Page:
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Fantastic Beasts: The Crimes of Grindelwald’s bonkers plot twist, explained

If true, the movie’s biggest revelation contains major implications for the entire Harry Potter universe.

Johnny Depp, Jude Law, Dan Fogler, Alison Sudol, Eddie Redmayne, Katherine Waterston, Claudia Kim, Zoë Kravitz, Ezra Miller, and Callum Turner in Fantastic Beasts: The Crimes of Grindelwald Warner Bros.
Aja Romano writes about pop culture, media, and ethics. Before joining Vox in 2016, they were a staff reporter at the Daily Dot. A 2019 fellow of the National Critics Institute, they’re considered an authority on fandom, the internet, and the culture wars.

Fantastic Beasts: The Crimes of Grindelwald continues the Harry Potter prequel saga introduced in the first Fantastic Beasts movie, and if you’ve seen the film, you already know that it’s a pretty intense installment. The keeper of the keys to the wizarding kingdom, J.K. Rowling, has not only ramped up the threat from evil Aryan wizard Gellert Grindelwald, but she’s thrown longtime fans of the series for a loop by suggesting a brand-new fact about one of the world’s most well-known characters, Albus Dumbledore.

Is it true? And if so, what does it mean, if anything, for the three planned films that remain in the Fantastic Beasts series? We’ve got answers and more below — but be warned, spoilers follow.

The first Fantastic Beasts film added a new character to the Harry Potter universe. The second one made him an even bigger part of the plot — and included him in a major twist.

In the first Fantastic Beasts film, we meet Ezra Miller’s Credence, a cowering, terrified orphan who’s been abused all his life by his witch-fearing guardian — at least until he becomes aware of his own intense magical powers after meeting a disguised Grindelwald. Grindelwald pursues Credence in the hope of forming an alliance, because Credence is an Obscurial: a wizard who carries a powerful symbiotic parasite known as an Obscurus.

The Obscurus is new to the Harry Potter universe, and the explanation for it in the first Fantastic Beasts film is brief and easily missed. Basically, an Obscurial is a wizard who has so fully repressed their magic, mainly because they suffered abuse, that it takes the form of the Obscurus parasite. It may then be later unleashed, causing all sorts of violence and damage.

The typical Obscurial is a young wizard — young because the Obscurus typically destroys its host before the host reaches adulthood. Credence, however, seems to be an exception: someone who’s survived into his teenage years because of his uniquely strong magical ability.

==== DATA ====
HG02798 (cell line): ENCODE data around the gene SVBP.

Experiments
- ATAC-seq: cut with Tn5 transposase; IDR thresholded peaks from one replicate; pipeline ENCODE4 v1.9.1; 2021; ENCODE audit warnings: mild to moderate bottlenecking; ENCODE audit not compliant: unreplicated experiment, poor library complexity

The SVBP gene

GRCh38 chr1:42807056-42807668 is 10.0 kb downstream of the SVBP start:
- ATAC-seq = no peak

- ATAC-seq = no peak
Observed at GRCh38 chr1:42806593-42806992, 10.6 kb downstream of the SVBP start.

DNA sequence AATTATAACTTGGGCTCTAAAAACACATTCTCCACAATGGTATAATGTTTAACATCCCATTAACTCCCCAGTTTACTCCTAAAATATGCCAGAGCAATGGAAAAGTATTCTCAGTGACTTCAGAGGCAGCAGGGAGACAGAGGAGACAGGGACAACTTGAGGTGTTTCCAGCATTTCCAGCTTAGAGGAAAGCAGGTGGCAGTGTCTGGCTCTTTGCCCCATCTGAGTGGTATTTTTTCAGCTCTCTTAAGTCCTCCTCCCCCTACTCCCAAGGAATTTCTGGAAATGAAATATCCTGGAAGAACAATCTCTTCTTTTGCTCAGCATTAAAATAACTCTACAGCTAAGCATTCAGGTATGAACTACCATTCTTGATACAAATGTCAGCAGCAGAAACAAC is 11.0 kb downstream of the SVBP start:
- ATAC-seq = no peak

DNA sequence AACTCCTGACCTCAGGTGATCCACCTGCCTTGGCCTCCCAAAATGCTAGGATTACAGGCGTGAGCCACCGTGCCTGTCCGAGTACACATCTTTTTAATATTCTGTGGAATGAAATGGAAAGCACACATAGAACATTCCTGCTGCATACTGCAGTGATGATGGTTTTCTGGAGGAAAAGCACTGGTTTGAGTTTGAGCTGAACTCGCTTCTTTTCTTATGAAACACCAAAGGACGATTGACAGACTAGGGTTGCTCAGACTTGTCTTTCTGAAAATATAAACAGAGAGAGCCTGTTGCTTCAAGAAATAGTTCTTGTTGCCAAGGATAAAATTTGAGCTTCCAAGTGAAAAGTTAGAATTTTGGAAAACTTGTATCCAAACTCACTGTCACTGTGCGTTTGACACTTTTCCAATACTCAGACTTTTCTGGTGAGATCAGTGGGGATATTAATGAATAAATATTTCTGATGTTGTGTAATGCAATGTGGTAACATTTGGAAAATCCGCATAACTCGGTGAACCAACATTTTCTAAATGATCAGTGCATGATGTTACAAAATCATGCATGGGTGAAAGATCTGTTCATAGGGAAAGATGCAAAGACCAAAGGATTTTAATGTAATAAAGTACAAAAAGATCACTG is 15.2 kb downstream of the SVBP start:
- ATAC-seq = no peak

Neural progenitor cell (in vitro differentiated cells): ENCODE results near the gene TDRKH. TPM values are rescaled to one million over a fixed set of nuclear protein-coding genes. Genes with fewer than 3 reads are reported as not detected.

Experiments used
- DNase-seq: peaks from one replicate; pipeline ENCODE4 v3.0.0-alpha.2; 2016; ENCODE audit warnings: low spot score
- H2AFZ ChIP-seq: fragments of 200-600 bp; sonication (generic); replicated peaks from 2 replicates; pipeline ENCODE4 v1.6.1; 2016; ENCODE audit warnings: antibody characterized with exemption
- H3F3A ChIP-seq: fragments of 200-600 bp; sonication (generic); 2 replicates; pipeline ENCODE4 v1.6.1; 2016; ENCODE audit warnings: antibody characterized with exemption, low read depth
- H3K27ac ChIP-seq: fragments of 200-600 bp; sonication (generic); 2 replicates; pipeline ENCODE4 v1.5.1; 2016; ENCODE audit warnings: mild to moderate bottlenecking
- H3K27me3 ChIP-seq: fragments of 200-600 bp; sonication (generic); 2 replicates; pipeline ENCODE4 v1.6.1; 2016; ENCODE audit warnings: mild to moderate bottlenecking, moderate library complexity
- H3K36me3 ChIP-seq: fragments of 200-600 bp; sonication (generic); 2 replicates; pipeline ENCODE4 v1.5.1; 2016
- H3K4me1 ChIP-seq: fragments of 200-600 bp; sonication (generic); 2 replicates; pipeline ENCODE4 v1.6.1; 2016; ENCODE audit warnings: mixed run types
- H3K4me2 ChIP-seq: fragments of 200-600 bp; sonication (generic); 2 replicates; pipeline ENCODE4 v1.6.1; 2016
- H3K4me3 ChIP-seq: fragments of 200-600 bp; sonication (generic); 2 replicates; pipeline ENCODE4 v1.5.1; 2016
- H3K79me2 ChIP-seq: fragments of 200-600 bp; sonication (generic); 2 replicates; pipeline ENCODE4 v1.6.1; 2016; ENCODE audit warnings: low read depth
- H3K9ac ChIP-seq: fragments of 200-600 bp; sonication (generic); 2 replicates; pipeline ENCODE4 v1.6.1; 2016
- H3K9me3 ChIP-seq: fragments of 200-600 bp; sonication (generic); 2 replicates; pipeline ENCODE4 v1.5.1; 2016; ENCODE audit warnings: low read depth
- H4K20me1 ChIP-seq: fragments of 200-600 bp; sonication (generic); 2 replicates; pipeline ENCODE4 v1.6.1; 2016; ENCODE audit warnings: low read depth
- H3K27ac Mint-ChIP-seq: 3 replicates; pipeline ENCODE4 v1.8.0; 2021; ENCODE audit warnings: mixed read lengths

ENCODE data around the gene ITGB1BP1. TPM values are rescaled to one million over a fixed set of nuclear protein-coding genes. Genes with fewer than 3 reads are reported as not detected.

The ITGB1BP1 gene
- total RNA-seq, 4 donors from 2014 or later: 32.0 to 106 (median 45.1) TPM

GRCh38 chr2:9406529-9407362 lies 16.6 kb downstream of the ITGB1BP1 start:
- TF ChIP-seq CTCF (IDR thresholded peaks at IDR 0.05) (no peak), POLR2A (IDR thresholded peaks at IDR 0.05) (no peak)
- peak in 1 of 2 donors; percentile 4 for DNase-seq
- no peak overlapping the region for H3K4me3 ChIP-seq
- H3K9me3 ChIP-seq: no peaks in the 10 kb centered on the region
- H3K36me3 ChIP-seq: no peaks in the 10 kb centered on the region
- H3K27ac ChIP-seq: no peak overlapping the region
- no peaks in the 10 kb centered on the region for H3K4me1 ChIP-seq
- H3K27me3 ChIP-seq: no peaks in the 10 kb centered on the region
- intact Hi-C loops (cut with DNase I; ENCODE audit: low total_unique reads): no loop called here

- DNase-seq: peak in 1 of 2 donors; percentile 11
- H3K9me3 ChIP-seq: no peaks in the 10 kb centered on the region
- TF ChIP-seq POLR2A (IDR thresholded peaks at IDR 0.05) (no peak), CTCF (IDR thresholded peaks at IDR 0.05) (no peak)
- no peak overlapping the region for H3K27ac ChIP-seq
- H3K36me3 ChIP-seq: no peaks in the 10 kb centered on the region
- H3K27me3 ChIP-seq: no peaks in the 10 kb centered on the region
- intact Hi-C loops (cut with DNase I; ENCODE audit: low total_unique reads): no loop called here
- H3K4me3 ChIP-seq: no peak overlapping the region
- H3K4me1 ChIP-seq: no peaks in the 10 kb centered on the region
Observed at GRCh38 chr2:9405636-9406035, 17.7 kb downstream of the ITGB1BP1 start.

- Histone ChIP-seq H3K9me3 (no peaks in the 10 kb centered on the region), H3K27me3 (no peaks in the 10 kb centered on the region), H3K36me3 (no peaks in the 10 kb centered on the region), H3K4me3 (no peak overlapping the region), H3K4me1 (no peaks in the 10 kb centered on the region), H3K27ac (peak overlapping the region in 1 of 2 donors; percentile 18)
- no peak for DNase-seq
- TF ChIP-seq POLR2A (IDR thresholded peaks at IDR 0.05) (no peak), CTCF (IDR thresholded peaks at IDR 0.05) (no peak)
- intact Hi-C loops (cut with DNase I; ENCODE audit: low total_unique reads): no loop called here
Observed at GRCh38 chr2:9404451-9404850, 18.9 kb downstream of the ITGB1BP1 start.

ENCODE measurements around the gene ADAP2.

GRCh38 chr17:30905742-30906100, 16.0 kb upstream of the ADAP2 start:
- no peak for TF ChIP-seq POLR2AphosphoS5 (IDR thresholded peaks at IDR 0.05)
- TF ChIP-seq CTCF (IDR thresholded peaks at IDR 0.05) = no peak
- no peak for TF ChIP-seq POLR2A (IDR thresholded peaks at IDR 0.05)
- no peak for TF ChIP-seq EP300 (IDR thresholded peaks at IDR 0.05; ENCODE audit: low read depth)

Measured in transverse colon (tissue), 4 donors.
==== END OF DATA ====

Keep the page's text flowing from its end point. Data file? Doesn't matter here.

Credence, it’s implied, survives the first Fantastic Beasts film by secretly sneaking away from the scene of his presumed death. When we catch up to him in Fantastic Beasts: The Crimes of Grindelwald, he’s fled New York and landed in Europe, where he’s hunting for clues to his past and his real identity. In the final moments of the new film, Grindelwald reveals a crucial secret to Credence: Credence is the long-lost younger brother of Albus Dumbledore himself — and his real name is Aurelius.

If true, this revelation contains major implications for the entire Harry Potter universe, which has a dense established history full of known facts about many of the wizarding world’s most powerful families, including the Dumbledores. For a secret sibling to be lurking among any family tree would be quite a scandal — especially a family as powerfully magical as Dumbledore’s.

So is it true? Quite possibly — but I have to admit, it’s a stretch.

Is Credence really Dumbledore’s you-know-what? Maybe — but if he is, J.K. Rowling has a lot of explaining to do.

It’s important to note that, while disguised as “Graves” in the first Fantastic Beasts film, Grindelwald shamelessly lies to Credence in order to exploit him. First, Grindelwald lies and says he wants to help Credence learn wizardry, in order to get Credence to help him locate the Obscurial — not realizing that Credence is the Obscurial. Later, he reveals this offer to have been a trick, deeming Credence an unmagical squib and blowing him off completely until realizing his mistake.

Grindelwald clearly has no idea that Credence is even a wizard at this point, let alone which powerful wizarding family he might belong to.

Grindelwald also apparently lies to Credence at the end of The Crimes of Grindelwald by implying that Dumbledore wants him dead (“Your brother is trying to kill you”) — an obvious lie on Grindelwald’s part, since as far as we know, Dumbledore doesn’t even know who Credence is.

So it’s entirely possible that Grindelwald could be lying to Credence when he reveals that Credence is part of Dumbledore’s family. And there are plenty of reasons to think that he is.

The most obvious reason is that we’ve never heard of Professor Albus Dumbledore having a secret sibling before now. He’s well-established as having only two siblings, his brother Aberforth and his unfortunate sister, Ariana. Because of Dumbledore’s historical prominence and cultural importance within the Harry Potter universe, fans are already familiar with unscrupulous wizards like gossip writer Rita Skeeter, who’ve dug extensively into all of his family skeletons before now. It’s unlikely there’s a secret buried so deep that Rita Skeeter hasn’t uncovered it. But of course it’s always possible.

What doesn’t seem possible is that Dumbledore himself doesn’t know he has a long-lost brother, but that Grindelwald — who, again, appeared to have no idea who Credence was in the first film, which takes place just a few months before this one — somehow does.

To buy into this twist, one of two things must be true: 1) we have to believe that Dumbledore knew about his orphaned brother’s existence but didn’t care enough to try to rescue him from horrific physical and emotional abuse, which is highly out of character for him, or 2) we have to believe that Grindelwald recently obtained a secret stash of knowledge from who knows where, about a family of English wizards, all while sitting in a jail cell in New York.

But with all that said, the most damning evidence suggesting that Credence isn’t “Aurelius Dumbledore” is his age. If Credence is Dumbledore’s full blood brother, then the very youngest he could be, according to he established canonical timeline of the Harry Potter universe, is 36 years old.